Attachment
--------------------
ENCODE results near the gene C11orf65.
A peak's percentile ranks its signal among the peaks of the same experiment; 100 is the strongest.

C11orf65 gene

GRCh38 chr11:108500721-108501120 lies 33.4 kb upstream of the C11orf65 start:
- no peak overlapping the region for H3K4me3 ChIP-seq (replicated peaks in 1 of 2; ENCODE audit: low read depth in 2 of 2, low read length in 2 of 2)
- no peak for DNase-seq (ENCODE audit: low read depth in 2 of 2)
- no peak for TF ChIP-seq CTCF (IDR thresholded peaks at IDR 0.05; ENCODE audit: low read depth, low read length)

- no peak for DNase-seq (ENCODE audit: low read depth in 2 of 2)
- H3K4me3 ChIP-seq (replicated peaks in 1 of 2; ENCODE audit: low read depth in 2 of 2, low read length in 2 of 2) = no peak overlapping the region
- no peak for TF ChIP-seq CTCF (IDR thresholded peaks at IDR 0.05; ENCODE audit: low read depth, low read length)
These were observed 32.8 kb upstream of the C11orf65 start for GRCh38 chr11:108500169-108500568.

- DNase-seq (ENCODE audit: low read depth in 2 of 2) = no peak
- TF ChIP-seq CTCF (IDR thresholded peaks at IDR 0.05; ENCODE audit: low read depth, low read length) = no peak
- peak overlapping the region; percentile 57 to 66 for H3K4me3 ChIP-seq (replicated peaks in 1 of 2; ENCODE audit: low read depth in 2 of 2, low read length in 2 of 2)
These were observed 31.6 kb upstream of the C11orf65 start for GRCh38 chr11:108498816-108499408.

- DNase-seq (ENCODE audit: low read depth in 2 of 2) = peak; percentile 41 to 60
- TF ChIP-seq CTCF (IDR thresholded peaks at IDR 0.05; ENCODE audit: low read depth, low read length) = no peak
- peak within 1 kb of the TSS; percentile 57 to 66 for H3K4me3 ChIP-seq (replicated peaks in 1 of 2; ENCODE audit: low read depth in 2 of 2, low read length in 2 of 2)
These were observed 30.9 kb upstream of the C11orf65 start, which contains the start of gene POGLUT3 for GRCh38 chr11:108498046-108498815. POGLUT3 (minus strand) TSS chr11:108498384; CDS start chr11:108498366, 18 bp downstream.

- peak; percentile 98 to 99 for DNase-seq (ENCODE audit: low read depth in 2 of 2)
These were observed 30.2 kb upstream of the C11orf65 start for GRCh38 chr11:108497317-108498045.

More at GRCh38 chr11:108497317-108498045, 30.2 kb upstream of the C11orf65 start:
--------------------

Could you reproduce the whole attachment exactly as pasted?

ENCODE results near the gene C11orf65.
A peak's percentile ranks its signal among the peaks of the same experiment; 100 is the strongest.

C11orf65 gene

GRCh38 chr11:108500721-108501120 lies 33.4 kb upstream of the C11orf65 start:
- no peak overlapping the region for H3K4me3 ChIP-seq (replicated peaks in 1 of 2; ENCODE audit: low read depth in 2 of 2, low read length in 2 of 2)
- no peak for DNase-seq (ENCODE audit: low read depth in 2 of 2)
- no peak for TF ChIP-seq CTCF (IDR thresholded peaks at IDR 0.05; ENCODE audit: low read depth, low read length)

- no peak for DNase-seq (ENCODE audit: low read depth in 2 of 2)
- H3K4me3 ChIP-seq (replicated peaks in 1 of 2; ENCODE audit: low read depth in 2 of 2, low read length in 2 of 2) = no peak overlapping the region
- no peak for TF ChIP-seq CTCF (IDR thresholded peaks at IDR 0.05; ENCODE audit: low read depth, low read length)
These were observed 32.8 kb upstream of the C11orf65 start for GRCh38 chr11:108500169-108500568.

- DNase-seq (ENCODE audit: low read depth in 2 of 2) = no peak
- TF ChIP-seq CTCF (IDR thresholded peaks at IDR 0.05; ENCODE audit: low read depth, low read length) = no peak
- peak overlapping the region; percentile 57 to 66 for H3K4me3 ChIP-seq (replicated peaks in 1 of 2; ENCODE audit: low read depth in 2 of 2, low read length in 2 of 2)
These were observed 31.6 kb upstream of the C11orf65 start for GRCh38 chr11:108498816-108499408.

- DNase-seq (ENCODE audit: low read depth in 2 of 2) = peak; percentile 41 to 60
- TF ChIP-seq CTCF (IDR thresholded peaks at IDR 0.05; ENCODE audit: low read depth, low read length) = no peak
- peak within 1 kb of the TSS; percentile 57 to 66 for H3K4me3 ChIP-seq (replicated peaks in 1 of 2; ENCODE audit: low read depth in 2 of 2, low read length in 2 of 2)
These were observed 30.9 kb upstream of the C11orf65 start, which contains the start of gene POGLUT3 for GRCh38 chr11:108498046-108498815. POGLUT3 (minus strand) TSS chr11:108498384; CDS start chr11:108498366, 18 bp downstream.

- peak; percentile 98 to 99 for DNase-seq (ENCODE audit: low read depth in 2 of 2)
These were observed 30.2 kb upstream of the C11orf65 start for GRCh38 chr11:108497317-108498045.

More at GRCh38 chr11:108497317-108498045, 30.2 kb upstream of the C11orf65 start: